Who Burnt Your Cornbread?

Who burnt your cornbread?

The question stopped me mid-rant. What was my 8yr old son talking about? I was telling my husband about some terrible series of unfortunate events that unfolded and how it ruined my whole day when my son sauntered in- in the middle of grown folks talking mind you- and asked me “Who burnt your cornbread?” He said it with, as my grandma would say “sass”. It was such an off-topic question that it snatched my full attention and he got the full effect of my laser focus. He did not flinch.

“What did you say?”

“Who burnt your cornbread?”

“What are you talking about? I’m telling daddy about my bad day. What does that have to do with cornbread?”

“Yeah I know, I could hear you all the way down the hall. That’s how I knew somebody done burnt yo’ cornbread.” (Imagine this last part said with some head swagger and double the sass.)

I got it now. Back in my day the catchphrase was “who pissed in your cornflakes?” but since no one eats cereal anymore- but they still eat cornbread because that will NEVER go out of style- the general sentiment has lived on, even if it has morphed slightly with southern flavor.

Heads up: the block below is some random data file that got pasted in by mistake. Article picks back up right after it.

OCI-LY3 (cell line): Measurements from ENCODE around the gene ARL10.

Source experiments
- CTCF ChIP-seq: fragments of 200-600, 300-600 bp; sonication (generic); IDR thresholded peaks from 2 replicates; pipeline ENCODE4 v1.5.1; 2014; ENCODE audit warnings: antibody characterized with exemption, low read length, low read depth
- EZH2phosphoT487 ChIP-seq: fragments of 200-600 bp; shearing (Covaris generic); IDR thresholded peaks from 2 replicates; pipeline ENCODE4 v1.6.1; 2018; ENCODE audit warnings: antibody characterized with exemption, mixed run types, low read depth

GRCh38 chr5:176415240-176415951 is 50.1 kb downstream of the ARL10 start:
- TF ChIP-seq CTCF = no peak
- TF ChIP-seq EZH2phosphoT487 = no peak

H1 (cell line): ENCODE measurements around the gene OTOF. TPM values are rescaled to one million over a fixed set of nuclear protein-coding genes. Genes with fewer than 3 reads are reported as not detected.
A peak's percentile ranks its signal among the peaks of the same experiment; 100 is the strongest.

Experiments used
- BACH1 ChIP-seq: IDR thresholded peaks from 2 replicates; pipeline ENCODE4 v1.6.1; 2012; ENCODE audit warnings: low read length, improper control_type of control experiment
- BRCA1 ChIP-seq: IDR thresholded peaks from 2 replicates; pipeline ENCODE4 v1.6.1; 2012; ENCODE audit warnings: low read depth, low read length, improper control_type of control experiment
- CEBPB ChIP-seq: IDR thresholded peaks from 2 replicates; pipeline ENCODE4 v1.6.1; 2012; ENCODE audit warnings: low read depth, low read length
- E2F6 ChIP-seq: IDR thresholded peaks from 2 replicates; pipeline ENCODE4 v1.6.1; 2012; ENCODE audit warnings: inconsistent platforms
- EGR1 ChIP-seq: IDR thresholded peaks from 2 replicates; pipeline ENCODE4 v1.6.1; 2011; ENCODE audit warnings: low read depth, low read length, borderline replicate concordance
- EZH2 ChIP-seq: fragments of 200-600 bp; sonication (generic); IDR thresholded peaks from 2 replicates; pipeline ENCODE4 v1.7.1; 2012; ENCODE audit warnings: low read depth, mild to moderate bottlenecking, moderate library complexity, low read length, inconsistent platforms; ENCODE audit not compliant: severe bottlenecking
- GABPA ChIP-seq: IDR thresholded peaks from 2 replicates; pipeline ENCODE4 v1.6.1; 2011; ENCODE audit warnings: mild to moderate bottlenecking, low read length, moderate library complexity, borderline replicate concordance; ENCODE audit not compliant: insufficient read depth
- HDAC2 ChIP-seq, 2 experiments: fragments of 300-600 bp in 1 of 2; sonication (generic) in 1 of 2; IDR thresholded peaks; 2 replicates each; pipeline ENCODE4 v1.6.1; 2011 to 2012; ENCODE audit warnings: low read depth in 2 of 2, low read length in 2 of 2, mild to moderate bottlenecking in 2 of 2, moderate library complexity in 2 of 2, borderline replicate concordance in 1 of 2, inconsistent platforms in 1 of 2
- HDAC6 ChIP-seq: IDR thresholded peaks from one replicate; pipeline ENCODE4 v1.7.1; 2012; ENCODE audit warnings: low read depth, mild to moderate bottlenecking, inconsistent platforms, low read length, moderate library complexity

This realization quickly evolved into me wanting to learn more, so let me share the wealth of my knowledge.

Common usage and translation:

  • Who burnt your cornbread? / What are you so mad about?
  • He burnt your cornbread! / HA HA he got the last word- this is typically reserved for something hilarious

As a family, this has infiltrated our inside jokes and is always entertaining and useful; especially if someone is cranky for no reason. Even now, as I think back on the first time I heard that phrase, I can’t remember what I was so mad about, but I can remember being snapped out of anger and into a reverse teachable moment. So when you find yourself pissed and ranting like I was, reflect back on my story and imagine me asking with full sass “Who burnt your cornbread?” and then consider my second deeper philosophical question “Why did you let them in your kitchen?”